|Kolozsváry, György||A1 1 Sheet (cca. 55 x 84 cm)|
|1971||Fine, fold marks, light wear, small tears and minor paper loss.|
Nell'anno del Signore (English title: The Conspirators) is a 1969 Italian film written and directed by Luigi Magni. It is based on the actual story of the capital execution of two Carbonari in papal Rome. Rome, 1825. Cornacchia, a shoemaker, finds out that prince Filippo Spada, a Carbonari associate, is going to reveal the organization's plans for an uprising to the Pontifical Guard's commander, Colonel Nardoni. He then goes off to warn his friend Leonida Montanari, a doctor and head of the conspirators, who decides to take out the informer. He and Angelo Targhini, a newcomer from the Duchy of Modena, attempt to murder Spada but ultimately fail to deliver the final blow. Spada manages to survive the attack and report his assailants to the police, having them both arrested and subsequently, after a summary judgement, sentenced to death by Cardinal Rivarola.
Meanwhile Giuditta, Cornacchia's Jewish workshop assistant, who was previously in love with Montanari, has started to develop feelings for Targhini after first meeting him, unaware of Cornacchia's feelings towards her. While the two Carbonari are imprisoned in Castel Sant'Angelo, an idealist friar is sent to convince them to repent from their sins, stating that they cannot be executed until.their souls are considered saved. They try to take advantage of this by delaying the execution for as long as possible. One day, after Giuditta accuses him of cowardice, Cornacchia reveals to her that he is actually Pasquino, the mysterious author of satirical poems against the Pope and the government.
Out of his love for Giuditta, he decides to make a deal with Rivarola: he would reveal Pasquino's identity in exchange for the conspirators' lives. Rivarola, who already suspects him, pretends to agree and gives him a note, telling him to personally deliver it to Nardoni at Castel Sant'Angelo to have the prisoners released. The note actually says to arrest him at once, but if Cornacchia were to protest, he would give away that he can actually read, thus confirming Rivarola's suspicions. The shoemaker, with his disciple Bellachioma, writes a poem in which he asks to hurry the execution of the two Carbonari, explaining to his pupil that only their deaths may lead the people to consciousness. Then, after appointing Bellachioma as the new Pasquino, he joins a convent to escape Rivarola's persecution. In the meantime, people from the streets assault Castel Sant'Angelo, leading Montanari to believe that they are gonna revolt and set them free, but he soon learns that even his fellow citizens want them dead.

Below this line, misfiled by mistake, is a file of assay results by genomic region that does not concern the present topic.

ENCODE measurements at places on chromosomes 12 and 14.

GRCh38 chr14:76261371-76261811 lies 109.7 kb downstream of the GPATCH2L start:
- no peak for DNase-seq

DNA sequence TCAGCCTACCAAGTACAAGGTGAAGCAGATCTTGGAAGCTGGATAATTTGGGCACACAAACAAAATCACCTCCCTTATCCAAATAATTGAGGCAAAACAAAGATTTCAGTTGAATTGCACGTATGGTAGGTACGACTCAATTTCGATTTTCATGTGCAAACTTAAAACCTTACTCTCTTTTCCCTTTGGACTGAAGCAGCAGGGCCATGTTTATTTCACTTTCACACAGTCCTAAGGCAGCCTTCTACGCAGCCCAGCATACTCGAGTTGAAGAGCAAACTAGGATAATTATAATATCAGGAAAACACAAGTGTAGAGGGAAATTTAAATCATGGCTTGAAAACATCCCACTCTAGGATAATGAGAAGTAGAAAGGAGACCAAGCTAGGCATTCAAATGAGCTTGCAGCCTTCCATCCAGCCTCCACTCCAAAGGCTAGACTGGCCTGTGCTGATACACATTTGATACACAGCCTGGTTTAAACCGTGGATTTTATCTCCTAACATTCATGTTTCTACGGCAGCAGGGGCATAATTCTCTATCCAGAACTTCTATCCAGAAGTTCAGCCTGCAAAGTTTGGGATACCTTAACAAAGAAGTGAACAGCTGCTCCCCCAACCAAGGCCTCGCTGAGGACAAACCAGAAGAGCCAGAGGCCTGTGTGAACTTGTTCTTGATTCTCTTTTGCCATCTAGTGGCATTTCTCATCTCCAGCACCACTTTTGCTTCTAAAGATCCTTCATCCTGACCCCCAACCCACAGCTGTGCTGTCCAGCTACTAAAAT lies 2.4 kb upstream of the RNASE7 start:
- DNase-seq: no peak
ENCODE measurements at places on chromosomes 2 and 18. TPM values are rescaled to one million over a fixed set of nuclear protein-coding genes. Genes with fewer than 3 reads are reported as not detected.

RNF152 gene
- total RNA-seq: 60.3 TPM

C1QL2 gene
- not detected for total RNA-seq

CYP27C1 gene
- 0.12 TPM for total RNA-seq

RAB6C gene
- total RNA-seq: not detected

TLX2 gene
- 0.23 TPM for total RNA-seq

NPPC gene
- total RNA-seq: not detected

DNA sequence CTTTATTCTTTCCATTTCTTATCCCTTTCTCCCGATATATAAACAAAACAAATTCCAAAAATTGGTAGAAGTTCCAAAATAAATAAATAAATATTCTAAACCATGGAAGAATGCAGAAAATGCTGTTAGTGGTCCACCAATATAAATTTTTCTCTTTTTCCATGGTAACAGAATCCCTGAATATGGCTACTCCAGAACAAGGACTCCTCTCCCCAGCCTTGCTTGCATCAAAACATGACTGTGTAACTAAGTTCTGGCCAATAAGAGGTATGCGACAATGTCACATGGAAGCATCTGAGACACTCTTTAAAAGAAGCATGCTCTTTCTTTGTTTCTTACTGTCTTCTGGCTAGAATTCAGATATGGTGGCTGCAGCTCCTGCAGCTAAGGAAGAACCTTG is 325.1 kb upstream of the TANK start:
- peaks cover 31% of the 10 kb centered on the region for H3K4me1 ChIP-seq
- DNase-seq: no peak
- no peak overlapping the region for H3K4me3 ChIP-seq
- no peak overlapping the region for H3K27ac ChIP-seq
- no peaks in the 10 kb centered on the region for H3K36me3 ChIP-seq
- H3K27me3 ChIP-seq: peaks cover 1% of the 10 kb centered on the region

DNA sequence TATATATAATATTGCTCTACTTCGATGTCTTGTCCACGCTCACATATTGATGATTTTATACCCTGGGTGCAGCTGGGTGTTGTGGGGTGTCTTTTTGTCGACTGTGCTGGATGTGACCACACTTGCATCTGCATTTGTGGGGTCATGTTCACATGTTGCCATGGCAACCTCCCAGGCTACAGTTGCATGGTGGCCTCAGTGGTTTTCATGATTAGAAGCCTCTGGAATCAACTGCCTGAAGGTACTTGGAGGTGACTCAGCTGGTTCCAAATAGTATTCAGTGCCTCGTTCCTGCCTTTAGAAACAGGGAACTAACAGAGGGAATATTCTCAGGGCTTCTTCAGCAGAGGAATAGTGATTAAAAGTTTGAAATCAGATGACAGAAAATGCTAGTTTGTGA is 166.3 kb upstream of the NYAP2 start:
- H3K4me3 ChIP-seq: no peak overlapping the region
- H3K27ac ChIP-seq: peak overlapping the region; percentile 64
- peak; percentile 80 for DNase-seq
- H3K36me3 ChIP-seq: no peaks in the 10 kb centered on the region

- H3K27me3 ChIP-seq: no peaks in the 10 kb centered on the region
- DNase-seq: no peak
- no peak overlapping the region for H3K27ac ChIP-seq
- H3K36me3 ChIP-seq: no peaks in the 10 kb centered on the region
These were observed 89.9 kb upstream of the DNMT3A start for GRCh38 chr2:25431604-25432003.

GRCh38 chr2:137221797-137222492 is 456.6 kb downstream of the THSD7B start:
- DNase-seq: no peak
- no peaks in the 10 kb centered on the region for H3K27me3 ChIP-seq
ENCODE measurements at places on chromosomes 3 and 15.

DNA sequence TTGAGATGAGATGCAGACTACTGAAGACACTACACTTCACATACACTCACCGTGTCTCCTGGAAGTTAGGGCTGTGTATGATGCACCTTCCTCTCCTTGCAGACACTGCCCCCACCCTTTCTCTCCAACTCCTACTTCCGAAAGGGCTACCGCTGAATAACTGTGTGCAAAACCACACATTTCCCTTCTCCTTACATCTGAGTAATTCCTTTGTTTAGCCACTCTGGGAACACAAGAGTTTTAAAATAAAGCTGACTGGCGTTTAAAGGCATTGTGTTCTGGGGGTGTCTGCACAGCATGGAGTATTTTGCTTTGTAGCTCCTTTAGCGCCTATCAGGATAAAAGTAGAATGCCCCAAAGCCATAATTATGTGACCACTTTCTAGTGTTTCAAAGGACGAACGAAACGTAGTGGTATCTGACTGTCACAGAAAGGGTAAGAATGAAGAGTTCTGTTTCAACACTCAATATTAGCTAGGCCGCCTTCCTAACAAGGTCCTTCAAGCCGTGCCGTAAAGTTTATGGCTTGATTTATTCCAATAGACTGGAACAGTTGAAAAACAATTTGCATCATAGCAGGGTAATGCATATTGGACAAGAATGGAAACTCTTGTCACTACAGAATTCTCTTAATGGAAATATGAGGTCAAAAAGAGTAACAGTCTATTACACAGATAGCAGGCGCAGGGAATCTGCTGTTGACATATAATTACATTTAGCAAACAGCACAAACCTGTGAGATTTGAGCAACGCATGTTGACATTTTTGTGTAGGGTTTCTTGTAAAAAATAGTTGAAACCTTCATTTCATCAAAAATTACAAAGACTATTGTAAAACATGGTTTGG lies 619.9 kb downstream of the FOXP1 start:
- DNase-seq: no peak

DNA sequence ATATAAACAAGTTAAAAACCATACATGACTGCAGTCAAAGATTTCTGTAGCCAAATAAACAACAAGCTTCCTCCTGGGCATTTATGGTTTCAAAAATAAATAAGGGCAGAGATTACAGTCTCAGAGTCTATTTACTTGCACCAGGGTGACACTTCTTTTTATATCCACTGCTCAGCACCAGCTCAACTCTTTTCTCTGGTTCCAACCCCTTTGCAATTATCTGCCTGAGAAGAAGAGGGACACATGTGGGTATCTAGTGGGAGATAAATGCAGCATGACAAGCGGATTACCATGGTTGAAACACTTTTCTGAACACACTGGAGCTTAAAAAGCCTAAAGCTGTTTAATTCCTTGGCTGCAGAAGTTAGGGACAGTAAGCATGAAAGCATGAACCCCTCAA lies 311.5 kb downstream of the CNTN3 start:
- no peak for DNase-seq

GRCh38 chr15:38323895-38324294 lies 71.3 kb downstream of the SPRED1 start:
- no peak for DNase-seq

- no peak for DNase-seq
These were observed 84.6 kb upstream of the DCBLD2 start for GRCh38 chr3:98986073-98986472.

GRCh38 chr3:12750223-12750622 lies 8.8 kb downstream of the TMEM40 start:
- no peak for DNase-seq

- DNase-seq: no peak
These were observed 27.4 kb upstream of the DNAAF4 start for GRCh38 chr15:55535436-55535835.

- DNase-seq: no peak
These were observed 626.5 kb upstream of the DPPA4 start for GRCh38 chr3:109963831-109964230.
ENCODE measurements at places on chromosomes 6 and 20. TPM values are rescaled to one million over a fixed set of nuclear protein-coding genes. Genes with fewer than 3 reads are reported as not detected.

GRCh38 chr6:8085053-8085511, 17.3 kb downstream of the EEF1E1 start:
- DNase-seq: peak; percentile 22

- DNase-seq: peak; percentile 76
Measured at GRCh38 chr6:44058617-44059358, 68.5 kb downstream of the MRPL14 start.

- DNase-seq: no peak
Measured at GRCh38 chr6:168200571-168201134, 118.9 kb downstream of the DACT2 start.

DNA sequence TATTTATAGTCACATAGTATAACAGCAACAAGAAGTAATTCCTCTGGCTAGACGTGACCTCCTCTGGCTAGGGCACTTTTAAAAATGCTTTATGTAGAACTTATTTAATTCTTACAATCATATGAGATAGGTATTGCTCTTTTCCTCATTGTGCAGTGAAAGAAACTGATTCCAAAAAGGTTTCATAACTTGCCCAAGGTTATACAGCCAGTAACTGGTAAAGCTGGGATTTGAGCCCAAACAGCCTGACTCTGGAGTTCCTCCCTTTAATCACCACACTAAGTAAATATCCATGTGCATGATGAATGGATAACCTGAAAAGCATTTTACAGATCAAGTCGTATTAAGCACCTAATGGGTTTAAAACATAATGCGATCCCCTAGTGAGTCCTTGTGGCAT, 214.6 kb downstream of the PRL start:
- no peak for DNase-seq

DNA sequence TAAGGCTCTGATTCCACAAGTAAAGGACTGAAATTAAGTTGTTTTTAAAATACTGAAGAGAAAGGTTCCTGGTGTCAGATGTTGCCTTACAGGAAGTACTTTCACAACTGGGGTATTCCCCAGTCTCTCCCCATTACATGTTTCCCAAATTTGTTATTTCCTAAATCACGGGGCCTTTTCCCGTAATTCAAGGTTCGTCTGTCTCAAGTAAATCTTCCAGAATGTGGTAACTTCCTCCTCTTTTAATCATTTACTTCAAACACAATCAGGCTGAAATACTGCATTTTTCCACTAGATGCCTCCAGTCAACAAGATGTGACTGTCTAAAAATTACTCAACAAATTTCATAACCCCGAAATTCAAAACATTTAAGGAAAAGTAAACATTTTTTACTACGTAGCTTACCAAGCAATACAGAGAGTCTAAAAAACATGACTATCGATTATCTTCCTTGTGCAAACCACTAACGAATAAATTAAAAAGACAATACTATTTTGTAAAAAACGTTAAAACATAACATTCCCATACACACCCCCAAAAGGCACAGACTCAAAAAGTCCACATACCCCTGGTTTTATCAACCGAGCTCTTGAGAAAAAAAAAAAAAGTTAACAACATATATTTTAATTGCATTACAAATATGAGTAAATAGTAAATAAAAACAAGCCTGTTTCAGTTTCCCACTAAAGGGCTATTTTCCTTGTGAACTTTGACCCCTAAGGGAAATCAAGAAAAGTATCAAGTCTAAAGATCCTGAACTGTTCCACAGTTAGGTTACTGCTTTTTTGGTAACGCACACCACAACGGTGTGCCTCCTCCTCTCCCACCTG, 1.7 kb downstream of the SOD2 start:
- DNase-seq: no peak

The friar meets with Rivarola and asks him to delay the execution, believing that every soul must be saved, but the cardinal just shrugs him off. Eventually, the execution day comes and, just as the condemned are about step towards the guillotine, the friar shows up and desperately implores them to repent, but they politely refuse. Refusing to give up, the friar says he's going to absolve them anyway, at the cost of having to deal with God himself, but Rivarola's men stop him from doing so. In the end, Targhini is decapitated and Montanari, before being executed as well, takes one last gaze upon the citizens of Rome gathered in Piazza del Popolo and says: "Good night, people." (source: wikipedia.org)